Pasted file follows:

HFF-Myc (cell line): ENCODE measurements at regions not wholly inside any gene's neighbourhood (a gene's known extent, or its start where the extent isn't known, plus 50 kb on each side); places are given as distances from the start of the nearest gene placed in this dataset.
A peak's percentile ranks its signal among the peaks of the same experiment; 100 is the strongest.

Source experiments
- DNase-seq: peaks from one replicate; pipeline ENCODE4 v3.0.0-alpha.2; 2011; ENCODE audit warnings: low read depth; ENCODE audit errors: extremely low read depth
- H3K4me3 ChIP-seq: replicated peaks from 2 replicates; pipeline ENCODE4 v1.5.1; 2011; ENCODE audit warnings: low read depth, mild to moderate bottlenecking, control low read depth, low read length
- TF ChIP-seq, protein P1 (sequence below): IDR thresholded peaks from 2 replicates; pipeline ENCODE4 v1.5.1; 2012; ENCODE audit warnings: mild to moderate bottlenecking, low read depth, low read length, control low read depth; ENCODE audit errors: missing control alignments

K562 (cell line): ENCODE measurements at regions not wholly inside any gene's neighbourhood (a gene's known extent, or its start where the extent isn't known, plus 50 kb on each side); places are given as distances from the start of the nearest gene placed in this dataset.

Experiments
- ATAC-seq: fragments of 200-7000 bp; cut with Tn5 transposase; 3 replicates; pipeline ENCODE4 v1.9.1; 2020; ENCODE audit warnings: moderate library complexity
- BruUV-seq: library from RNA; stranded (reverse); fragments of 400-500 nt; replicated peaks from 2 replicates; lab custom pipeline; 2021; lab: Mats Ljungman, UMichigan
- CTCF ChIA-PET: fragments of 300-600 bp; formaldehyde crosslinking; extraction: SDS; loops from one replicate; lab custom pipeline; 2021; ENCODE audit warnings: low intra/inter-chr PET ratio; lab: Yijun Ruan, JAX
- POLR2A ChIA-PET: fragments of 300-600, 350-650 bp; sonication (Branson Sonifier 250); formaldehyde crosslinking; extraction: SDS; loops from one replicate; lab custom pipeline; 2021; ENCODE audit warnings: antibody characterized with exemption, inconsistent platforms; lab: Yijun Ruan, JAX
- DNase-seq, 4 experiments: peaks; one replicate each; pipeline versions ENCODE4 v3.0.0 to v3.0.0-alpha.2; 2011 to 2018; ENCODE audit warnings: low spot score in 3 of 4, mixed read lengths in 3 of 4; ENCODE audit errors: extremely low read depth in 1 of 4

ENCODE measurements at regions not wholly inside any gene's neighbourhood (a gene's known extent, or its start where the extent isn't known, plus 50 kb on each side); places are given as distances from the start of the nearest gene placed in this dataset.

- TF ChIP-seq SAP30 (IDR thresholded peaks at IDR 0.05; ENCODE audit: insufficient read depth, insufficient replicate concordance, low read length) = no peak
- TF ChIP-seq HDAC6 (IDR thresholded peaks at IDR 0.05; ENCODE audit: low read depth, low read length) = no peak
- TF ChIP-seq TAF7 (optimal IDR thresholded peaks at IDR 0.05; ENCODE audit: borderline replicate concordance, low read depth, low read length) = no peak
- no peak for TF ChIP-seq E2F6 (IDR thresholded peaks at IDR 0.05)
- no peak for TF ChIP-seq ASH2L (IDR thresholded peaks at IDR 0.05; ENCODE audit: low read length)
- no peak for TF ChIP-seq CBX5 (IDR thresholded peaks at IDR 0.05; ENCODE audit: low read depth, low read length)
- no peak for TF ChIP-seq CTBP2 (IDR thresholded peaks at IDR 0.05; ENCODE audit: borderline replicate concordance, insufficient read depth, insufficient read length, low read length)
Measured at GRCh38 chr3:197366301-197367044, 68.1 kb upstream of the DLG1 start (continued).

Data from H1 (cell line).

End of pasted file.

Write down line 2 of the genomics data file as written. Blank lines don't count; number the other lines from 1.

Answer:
A peak's percentile ranks its signal among the peaks of the same experiment; 100 is the strongest.